My Day by Eleanor Roosevelt

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NEW YORK—Long Island seems to grow bigger all the time! At least, that's the way it seemed Monday afternoon when I went out there to Wantaugh to speak for the United Nations Children's Fund (UNICEF) and in the membership drive being carried on for the American Association for the United Nations.

It took us almost an hour and a half to reach Wantagh, but before the meeting I had a delightful dinner with Mr. and Mrs. Norman Acton. He is the organizing director of the U.S. Committee for UNICEF and, of course, was very active in promoting this meeting.

The meeting was called in the interest of getting a "Trick or Treat" program started in the schools as well as interesting people in the AAUN. The chairman of the meeting told me her little boy had gone out on Halloween collecting for the UNICEF and came back saying that nobody knew what he was talking about.

She made up her mind that another Halloween would not come around without people knowing why her child was collecting for the UNICEF. So it is the children who make older people do the things they ought to do!

Mrs. Acton told me that in her six-year-old daughter's school the children put on a program in which they showed something or told something of interest that has happened to them. Her daughter got up and announced I was having dinner with her. This the teacher would not believe and the little girl came home very crushed.

I cheered her up by telling her that one of my grandsons, who does not bear the Roosevelt name, announced to his school class when he was about six years old: "My grandfather is President of the United States." For this the teacher took him aside and gently explained that one must not learn to lie.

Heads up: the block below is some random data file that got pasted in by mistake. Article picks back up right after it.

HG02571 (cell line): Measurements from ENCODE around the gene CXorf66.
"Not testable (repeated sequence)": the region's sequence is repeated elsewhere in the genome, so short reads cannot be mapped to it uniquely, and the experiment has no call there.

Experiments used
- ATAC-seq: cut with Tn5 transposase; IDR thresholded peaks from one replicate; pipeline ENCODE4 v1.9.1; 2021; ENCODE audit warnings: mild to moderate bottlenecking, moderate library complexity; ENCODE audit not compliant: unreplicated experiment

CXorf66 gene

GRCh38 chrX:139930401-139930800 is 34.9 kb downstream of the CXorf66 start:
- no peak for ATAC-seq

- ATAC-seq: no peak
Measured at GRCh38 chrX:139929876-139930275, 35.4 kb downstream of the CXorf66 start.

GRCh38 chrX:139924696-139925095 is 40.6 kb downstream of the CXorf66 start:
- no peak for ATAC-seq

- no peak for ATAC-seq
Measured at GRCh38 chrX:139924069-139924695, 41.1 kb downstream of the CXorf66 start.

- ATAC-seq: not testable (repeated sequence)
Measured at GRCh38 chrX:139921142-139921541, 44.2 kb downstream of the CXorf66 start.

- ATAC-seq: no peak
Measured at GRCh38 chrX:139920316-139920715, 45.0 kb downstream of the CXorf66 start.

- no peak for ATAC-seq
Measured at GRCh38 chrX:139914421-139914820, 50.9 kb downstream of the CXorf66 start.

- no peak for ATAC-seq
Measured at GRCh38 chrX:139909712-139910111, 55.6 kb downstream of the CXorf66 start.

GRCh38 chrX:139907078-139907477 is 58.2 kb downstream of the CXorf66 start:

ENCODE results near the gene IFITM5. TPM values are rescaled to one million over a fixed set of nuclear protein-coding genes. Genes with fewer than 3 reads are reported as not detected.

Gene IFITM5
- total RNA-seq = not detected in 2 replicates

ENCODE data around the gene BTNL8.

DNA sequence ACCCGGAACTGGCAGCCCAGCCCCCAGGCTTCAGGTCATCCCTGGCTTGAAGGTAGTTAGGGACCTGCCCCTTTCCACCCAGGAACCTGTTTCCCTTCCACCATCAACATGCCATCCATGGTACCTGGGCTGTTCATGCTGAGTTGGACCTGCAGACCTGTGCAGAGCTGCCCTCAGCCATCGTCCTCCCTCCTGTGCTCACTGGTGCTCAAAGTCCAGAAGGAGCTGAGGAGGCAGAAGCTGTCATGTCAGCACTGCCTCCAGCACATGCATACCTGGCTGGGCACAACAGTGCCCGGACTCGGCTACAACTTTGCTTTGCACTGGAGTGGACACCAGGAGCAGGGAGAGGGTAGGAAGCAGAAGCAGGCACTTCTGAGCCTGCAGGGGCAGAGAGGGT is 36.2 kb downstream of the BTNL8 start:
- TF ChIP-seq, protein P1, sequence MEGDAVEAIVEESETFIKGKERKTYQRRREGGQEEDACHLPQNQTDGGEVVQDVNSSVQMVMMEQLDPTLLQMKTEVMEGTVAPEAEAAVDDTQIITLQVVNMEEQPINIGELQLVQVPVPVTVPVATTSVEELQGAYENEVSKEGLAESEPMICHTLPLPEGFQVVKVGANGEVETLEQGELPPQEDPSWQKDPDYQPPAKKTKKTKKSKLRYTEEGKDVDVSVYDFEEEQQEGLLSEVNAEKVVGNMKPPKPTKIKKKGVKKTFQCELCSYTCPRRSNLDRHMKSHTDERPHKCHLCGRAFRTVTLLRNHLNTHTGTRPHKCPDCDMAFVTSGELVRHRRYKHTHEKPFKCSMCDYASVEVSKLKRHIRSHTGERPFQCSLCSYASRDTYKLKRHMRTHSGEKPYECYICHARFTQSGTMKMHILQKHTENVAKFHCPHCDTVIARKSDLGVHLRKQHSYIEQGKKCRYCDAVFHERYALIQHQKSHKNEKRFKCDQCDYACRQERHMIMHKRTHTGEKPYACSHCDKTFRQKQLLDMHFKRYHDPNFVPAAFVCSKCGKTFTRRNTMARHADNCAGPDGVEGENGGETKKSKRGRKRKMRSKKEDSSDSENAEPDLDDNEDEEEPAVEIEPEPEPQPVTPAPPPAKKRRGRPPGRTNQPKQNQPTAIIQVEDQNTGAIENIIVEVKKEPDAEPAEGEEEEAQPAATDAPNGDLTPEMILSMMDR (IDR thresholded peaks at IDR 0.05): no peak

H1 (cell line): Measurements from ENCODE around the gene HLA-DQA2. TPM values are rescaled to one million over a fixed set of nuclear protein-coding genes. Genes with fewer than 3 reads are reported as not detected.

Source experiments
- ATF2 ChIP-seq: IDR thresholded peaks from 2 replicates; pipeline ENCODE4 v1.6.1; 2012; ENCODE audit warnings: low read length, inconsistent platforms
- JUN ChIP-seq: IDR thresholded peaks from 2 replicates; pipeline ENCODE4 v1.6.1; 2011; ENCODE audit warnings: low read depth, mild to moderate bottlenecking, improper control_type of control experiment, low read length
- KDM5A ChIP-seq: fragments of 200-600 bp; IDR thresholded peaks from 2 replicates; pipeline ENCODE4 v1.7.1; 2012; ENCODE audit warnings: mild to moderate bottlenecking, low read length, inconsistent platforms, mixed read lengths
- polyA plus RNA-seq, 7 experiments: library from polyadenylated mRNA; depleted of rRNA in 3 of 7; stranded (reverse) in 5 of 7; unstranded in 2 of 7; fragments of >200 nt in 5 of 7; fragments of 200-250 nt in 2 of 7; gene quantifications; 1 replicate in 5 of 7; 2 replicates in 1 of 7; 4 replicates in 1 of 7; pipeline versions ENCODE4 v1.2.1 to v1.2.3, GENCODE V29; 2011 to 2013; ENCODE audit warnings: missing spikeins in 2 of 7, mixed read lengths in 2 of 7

In our newspapers Tuesday, James F. Byrnes came out as an ex-member of the Supreme Court of the United States to take his place with those Southerners who are opposed to that court's interpretation of the Constitution.

He seems to have said that the decisions of the highest court in the land must be accepted by other U.S. courts and by those of the states but "not necessarily by the court of public opinion." He then added, "The people are not the creatures of the court; the court is the creature of the people."

This argument, I think, actually unholds the court's decision against segregated public schools, because the court never would have handed down this decision if the people of the country had not reached the point where, in a large part, their consciences demanded such an interpretation of the law.

Because of the fact that the court is responsible to change with the conscience of the people, it has changed its decisions at intervals of time. That is what has happened in this case and, in the long run, the court's decision will be accepted.

E.R.
TMs, AERP, FDRL